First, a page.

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    8. I don't have children myself, but judging from my experience babysitting my nephews and nieces, I feel that a child under ten-years-old would be too young. I don't believe someone that young would understand the value of a doll as expensive as most of these are, or the danger of customizing them without proper tools and materials. As far as finances go, I started working when I was about your age, a billion years ago -- back then modern BJD weren't a thing, but because I was working to fund my own hobbies, no one would chime about my spending habits, which is pretty freaking awesome. I feel that as long as you are spending your own money, and you are old enough to understand the monetary value of things, you are not too young to own a customizable toy. You can always sell the doll, if this is not the right hobby for you, these dolls are expensive, but most people manage to sell them if they learn these are are not for them. (:
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    9. I was eyeing bjds since i was around 20, in university. I got my first bjd when i was 27 and had a proper job to actually be able to afford one. I'm mostly interested in SDs, and they're usually 500 Euro+. So I would never have been able to purchase one on a high school or student budget. I think my parents wound have been fine with it, but that's something you probably have to think about when you're underage. I think you're too young when you see these dolls as toys maybe? So anywhere in primary school l might be too young. But if you have the funds and you can give a doll a beautiful home, by all means go for it. ;)
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    10. I'm not sure. I was a very mature young girl when it came to precious things. But, then again, in Quebec where I had grown up, I started high school in grade seven at 12 years old.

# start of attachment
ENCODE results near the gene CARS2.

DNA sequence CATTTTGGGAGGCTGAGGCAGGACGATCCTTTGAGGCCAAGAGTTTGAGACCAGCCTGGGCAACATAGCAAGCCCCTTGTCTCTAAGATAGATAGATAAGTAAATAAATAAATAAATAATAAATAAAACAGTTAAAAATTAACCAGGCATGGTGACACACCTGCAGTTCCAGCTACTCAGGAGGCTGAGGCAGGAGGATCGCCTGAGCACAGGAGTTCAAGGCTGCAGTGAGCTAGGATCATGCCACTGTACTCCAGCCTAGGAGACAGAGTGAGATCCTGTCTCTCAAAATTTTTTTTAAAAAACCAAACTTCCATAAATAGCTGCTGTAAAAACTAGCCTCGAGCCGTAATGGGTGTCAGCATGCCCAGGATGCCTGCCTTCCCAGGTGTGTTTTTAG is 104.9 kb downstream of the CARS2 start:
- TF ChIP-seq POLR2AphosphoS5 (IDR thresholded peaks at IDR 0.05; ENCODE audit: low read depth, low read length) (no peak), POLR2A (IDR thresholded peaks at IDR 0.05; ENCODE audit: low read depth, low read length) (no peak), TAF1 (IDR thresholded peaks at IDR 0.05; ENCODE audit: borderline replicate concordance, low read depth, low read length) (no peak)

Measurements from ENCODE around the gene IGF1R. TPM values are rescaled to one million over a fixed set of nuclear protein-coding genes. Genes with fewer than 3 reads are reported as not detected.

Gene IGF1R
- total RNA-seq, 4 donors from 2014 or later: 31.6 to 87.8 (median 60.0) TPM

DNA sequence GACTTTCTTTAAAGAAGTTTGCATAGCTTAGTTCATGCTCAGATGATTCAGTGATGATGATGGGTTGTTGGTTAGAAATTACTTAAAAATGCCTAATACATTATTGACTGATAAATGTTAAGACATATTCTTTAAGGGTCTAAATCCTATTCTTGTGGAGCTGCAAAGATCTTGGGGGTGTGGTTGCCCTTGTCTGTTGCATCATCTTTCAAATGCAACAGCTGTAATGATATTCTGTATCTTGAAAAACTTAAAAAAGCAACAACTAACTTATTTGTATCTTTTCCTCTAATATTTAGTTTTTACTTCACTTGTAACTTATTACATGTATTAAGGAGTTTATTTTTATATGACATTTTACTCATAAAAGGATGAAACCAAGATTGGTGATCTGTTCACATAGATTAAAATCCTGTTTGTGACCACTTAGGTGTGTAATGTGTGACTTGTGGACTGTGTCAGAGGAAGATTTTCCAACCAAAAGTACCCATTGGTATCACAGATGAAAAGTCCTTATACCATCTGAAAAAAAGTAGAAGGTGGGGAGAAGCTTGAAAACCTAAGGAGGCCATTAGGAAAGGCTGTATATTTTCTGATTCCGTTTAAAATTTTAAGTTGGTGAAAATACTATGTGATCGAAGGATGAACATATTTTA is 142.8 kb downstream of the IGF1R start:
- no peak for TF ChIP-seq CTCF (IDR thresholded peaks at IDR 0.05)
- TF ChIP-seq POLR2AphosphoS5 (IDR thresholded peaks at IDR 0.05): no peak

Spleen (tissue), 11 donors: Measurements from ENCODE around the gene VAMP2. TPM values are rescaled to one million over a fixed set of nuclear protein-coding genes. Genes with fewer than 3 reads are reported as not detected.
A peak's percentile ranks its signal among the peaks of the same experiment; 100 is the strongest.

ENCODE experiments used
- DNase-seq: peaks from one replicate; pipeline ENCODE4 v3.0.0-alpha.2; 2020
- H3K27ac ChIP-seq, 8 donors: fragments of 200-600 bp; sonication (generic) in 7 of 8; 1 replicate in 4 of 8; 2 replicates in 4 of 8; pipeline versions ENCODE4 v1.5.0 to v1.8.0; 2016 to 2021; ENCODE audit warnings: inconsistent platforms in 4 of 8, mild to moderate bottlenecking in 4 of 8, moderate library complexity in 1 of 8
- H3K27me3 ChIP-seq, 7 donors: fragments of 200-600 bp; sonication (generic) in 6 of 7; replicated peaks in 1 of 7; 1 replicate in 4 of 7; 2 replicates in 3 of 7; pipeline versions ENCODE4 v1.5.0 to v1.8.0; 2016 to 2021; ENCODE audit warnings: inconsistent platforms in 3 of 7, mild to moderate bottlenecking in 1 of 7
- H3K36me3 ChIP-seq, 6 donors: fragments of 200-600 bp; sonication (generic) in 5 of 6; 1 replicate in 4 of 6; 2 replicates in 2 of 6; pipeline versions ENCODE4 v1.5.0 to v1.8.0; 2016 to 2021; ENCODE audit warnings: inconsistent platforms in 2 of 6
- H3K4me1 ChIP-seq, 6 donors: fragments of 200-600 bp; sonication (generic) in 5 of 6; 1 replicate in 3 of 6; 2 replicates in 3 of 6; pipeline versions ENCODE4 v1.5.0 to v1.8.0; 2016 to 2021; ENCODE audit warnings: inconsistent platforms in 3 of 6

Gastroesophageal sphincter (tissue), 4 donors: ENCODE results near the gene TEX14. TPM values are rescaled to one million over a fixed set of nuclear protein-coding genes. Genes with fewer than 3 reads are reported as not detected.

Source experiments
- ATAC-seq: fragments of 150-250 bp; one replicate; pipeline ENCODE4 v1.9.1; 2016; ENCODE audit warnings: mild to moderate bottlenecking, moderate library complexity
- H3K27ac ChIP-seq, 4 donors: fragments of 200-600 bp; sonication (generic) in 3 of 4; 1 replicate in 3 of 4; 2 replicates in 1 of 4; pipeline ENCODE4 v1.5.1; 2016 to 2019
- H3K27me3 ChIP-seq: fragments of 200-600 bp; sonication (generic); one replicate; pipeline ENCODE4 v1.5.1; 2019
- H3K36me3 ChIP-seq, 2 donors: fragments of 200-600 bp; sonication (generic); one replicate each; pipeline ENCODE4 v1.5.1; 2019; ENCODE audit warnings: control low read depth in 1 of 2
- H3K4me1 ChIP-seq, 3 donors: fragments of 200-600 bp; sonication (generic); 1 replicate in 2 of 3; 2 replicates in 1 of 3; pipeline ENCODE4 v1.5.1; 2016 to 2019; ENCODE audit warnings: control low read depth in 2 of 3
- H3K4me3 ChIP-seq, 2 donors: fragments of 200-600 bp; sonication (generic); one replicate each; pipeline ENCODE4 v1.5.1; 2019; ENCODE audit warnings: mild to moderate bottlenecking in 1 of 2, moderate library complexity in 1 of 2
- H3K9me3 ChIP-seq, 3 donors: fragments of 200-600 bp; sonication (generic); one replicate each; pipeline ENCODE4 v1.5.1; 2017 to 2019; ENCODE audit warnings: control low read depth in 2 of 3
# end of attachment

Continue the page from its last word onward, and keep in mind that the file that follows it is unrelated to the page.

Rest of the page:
I started seriously collecting porcelain dolls when I was 7. They were treated with reverence and dignity. I believe if I had been given a BJD back then it would have been in as good hands then as they are now with me.
      Each child is different. Of course, I had to grow up fast for other reasons. So, maybe it's better a child stays a little destructive of their toys til an older age where you can trust them
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    11. As others have said, it really depends on the child. On average I'd say maybe 11 or 12? 16 is definitely old enough!
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    12. My daughter just turned 12. I’m a doll maker and collector since I had my daughter at 18. She grew up and always knew how to handle delicate things. She not once destroyed a doll. She now has quite the collection of Azone dolls.
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    13. I'm in my thirties and I still have those thoughts everytime I consider buying a doll. These dolls and this hobby are a considerable chunk of change. If you went into it thinking that everything is peachy and money is no object, I'd say you were too young.

      You can always save some money in this hobby by learning to make your own clothes, wigs, eyes, props, shoes and accessories. And if you get good at it , even use them to make funds for your hobby purchases.

      If you get the doll and end up not bonding or discover that the hobby isn't for you, you can sell the doll. You might not get back every single cent, but you'll get the majority.

      And lastly, if you get the doll but you get overwhelmed thinking maybe you aren't ready, you can always leave the doll in it's box. Put it away in a dry place away from the light. Then just wait. You might feel differently in a few months or a year. However, I think you'll be just fine.
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    14. Coming from a mom standpoint here, there isn't a set age. It is more of a mindset. If you realize the pricing and value of the item then you're old enough to have it. My daughter has had dolls since she was 8. She started out with a cheaper doll (Resinsoul) and realized she's more a fan of the YOSDs (at least for now) because they can play in her doll stuff easier. She now has one of the Souldoll Sweeters that I found to be too small for me. We didn't get her a doll until she had handled ours enough to realize they were heavy and yet fragile at the same time but she's had experience with fragile/collectible hobbies since she was a child.